By Olivia Oran
(Reuters) - Executives from JPMorgan Chase & Co <JPM.N>, Bank of America Corp <BAC.N> and Goldman Sachs Group Inc <GS.N> warned on Tuesday that trading conditions during the third quarter were likely to be poor for their banks.
Revenue from trading of stocks and bonds continues to suffer from decreased market activity and volatility, the executives said, speaking at a conference in New York sponsored by Barclays Plc.
- Celebrity deaths 2018: All the stars we lost too soon 44 Pictures
- 10 Ugly Hanukkah sweaters to buy right now 10 Pictures
Bank of America sees revenue from trading stocks and bonds likely to decline around 15 percent in the third quarter compared with the year-ago period, its chief financial officer, Paul Donofrio, said.
JPMorgan Chief Executive Jamie Dimon gave an even more downbeat forecast for his bank, predicting a 20 percent drop in trading revenue. Dimon said he may stop giving trading guidance because investors were too focused on short-term results.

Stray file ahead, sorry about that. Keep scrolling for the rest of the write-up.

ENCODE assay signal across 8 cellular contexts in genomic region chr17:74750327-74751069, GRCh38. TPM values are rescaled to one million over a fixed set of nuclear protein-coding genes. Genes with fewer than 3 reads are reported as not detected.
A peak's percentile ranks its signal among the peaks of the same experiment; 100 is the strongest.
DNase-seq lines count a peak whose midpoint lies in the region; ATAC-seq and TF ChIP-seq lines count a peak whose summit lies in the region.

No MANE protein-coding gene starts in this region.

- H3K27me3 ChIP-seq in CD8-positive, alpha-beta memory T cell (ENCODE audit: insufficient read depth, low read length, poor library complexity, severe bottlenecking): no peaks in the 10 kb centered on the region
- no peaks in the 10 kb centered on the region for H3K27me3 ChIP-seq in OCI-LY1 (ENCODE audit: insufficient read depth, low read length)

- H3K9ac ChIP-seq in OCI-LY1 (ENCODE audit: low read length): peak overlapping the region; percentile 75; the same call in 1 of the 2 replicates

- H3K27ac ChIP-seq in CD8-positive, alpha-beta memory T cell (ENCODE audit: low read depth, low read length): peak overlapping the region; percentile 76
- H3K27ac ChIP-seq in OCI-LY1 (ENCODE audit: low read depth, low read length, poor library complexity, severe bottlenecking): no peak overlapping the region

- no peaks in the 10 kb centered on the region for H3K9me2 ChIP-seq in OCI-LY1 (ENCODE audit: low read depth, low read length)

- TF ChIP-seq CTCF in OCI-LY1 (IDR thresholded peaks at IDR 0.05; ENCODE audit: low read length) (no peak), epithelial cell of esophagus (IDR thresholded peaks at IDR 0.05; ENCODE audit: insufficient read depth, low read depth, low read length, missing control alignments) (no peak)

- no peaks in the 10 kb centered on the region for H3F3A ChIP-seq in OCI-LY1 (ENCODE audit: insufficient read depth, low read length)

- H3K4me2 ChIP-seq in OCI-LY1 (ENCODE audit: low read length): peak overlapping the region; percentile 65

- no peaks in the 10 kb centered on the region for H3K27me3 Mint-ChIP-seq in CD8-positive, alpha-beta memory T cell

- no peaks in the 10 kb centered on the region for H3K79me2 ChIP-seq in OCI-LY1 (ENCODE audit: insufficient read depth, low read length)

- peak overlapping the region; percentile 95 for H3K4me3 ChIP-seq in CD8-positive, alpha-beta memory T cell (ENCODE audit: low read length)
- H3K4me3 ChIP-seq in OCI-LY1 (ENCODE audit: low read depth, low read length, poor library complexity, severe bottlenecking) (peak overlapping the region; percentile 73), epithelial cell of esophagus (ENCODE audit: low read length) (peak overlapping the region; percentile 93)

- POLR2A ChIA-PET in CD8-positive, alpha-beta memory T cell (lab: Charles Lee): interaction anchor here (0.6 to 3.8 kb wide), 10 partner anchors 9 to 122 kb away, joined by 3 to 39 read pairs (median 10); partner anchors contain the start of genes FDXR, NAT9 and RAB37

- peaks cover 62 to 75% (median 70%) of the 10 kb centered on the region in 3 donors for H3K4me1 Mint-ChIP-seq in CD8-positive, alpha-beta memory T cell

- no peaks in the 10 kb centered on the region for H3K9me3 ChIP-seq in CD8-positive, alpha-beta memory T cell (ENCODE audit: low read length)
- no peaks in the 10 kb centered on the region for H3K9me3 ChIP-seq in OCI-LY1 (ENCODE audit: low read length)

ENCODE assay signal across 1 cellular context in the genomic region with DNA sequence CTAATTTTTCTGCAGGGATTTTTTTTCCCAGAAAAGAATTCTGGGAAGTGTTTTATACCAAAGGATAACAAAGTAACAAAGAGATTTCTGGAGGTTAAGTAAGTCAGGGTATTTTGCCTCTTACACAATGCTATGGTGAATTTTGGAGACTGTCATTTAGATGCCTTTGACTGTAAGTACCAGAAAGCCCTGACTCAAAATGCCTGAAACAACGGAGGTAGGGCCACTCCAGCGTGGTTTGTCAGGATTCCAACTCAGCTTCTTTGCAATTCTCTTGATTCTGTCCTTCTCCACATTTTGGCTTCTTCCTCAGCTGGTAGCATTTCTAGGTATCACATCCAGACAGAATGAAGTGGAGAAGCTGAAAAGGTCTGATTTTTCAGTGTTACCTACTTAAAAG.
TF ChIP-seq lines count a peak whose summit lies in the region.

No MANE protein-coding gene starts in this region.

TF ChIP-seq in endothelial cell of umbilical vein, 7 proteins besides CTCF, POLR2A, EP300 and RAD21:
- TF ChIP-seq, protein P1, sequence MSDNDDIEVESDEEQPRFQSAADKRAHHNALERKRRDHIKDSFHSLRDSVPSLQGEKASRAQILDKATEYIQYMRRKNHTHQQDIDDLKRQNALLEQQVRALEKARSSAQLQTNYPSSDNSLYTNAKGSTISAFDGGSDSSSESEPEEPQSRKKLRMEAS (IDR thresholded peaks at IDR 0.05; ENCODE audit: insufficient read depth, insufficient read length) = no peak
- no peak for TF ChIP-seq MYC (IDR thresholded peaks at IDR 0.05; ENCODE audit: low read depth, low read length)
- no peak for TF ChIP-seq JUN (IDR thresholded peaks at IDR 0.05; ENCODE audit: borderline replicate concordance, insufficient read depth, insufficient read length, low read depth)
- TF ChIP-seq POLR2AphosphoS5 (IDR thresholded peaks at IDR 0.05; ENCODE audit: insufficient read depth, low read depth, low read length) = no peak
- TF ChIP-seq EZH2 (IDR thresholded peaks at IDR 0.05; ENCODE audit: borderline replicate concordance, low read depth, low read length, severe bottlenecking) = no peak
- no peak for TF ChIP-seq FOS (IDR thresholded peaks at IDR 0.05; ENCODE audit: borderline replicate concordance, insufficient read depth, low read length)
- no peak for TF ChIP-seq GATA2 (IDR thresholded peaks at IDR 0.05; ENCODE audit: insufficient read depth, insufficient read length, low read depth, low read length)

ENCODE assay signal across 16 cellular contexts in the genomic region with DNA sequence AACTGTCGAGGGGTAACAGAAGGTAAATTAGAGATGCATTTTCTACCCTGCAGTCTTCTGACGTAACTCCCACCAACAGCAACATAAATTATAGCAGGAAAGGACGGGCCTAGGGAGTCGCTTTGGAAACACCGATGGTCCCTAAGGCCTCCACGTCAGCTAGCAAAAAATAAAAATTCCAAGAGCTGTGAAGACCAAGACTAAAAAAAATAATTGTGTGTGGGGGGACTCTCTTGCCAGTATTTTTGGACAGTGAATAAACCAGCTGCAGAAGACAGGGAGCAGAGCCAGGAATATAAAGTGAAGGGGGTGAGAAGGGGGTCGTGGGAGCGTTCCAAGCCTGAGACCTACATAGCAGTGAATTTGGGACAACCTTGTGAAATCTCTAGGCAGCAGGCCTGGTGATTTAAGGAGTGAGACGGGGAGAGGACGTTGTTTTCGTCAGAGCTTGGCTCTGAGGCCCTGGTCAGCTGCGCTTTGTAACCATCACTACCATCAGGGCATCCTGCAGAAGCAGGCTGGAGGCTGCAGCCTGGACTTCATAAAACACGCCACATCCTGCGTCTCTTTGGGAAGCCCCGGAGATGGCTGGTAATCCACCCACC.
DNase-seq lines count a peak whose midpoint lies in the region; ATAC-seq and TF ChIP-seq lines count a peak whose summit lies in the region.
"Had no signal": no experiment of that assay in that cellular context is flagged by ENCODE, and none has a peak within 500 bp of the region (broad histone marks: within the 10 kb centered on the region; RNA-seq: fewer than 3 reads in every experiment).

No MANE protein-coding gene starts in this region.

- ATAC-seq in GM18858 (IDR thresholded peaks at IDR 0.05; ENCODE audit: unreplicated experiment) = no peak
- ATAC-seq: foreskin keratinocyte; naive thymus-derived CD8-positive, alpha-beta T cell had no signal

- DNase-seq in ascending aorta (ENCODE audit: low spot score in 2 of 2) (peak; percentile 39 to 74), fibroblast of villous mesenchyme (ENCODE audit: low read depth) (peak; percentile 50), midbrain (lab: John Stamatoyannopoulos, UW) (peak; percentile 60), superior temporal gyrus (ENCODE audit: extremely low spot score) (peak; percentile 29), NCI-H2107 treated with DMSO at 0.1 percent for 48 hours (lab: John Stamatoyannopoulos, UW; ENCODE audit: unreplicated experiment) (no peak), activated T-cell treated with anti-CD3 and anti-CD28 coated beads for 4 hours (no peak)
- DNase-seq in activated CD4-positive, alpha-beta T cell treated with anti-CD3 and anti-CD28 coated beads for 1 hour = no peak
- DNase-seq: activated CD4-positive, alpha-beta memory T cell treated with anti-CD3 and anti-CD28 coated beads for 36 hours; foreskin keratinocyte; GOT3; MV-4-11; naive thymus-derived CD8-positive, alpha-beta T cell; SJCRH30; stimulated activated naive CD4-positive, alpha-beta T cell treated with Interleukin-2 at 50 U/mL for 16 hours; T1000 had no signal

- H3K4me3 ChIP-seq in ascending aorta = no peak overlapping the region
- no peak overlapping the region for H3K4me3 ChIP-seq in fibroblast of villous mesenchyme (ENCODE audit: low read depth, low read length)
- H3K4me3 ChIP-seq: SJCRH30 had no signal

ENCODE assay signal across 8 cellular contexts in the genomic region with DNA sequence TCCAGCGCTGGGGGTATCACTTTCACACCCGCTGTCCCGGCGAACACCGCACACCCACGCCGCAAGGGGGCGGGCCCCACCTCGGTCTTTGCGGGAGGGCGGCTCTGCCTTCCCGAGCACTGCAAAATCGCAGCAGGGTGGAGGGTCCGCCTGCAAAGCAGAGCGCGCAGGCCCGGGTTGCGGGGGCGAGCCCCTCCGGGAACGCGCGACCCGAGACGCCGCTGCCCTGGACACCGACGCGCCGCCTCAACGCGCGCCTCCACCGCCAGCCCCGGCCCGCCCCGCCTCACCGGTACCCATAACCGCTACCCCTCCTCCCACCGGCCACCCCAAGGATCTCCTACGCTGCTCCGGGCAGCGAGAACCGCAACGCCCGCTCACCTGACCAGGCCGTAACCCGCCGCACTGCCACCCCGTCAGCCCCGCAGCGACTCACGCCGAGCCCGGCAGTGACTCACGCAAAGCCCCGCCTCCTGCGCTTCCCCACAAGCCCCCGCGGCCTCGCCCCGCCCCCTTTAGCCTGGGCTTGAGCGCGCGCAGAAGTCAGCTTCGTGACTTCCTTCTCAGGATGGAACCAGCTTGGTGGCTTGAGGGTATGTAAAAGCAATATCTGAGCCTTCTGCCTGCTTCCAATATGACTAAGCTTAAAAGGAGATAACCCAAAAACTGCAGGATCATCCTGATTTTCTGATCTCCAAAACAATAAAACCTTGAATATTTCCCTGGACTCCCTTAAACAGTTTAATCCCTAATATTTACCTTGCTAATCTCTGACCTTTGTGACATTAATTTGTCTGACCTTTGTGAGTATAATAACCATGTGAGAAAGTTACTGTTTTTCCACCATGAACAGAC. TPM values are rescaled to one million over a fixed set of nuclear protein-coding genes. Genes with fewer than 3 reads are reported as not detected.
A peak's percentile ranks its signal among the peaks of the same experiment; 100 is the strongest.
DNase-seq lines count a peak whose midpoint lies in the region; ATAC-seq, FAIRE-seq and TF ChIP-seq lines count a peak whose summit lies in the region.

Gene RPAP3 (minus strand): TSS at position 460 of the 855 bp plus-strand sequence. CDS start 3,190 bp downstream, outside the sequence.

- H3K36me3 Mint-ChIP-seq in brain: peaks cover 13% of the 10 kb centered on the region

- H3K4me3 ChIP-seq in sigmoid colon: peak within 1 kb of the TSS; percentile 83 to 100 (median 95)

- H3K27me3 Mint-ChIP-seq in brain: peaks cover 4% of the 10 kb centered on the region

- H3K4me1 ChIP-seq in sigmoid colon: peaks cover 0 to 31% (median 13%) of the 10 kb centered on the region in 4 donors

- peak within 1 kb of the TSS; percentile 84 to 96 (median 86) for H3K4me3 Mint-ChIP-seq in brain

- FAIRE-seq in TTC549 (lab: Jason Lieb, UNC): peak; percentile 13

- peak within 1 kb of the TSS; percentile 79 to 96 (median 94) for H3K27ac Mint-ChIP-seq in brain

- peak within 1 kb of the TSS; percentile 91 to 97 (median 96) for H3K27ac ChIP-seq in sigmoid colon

Goldman President Harvey Schwartz said conditions for fixed-income trading have not improved much since the beginning of the year, but he declined to be specific.
"The market environment in the third quarter feels like thefirst and second quarter," Schwartz said. For fixed income, currency and commodities, he said, "it's still a pretty challenging environment."
In the second quarter, Goldman reported a 40 percent drop inbond trading revenue and the weakest commodities results in its history as a public company.
The company is taking steps to grow its fixed income trading business, including courting a greater number of asset managers and banks to trade with the firm and expanding its footprint with corporate clients.
Other banks also expect a trading slump during the third quarter.
Citigroup Inc <C.N> may see revenue in stock and bond trading drop as much as 15 percent during the period, CFO John Gerspach said on Monday.
(Reporting by Olivia Oran in New York; Additional reporting by David Henry and Dan Freed; Editing by Leslie Adler)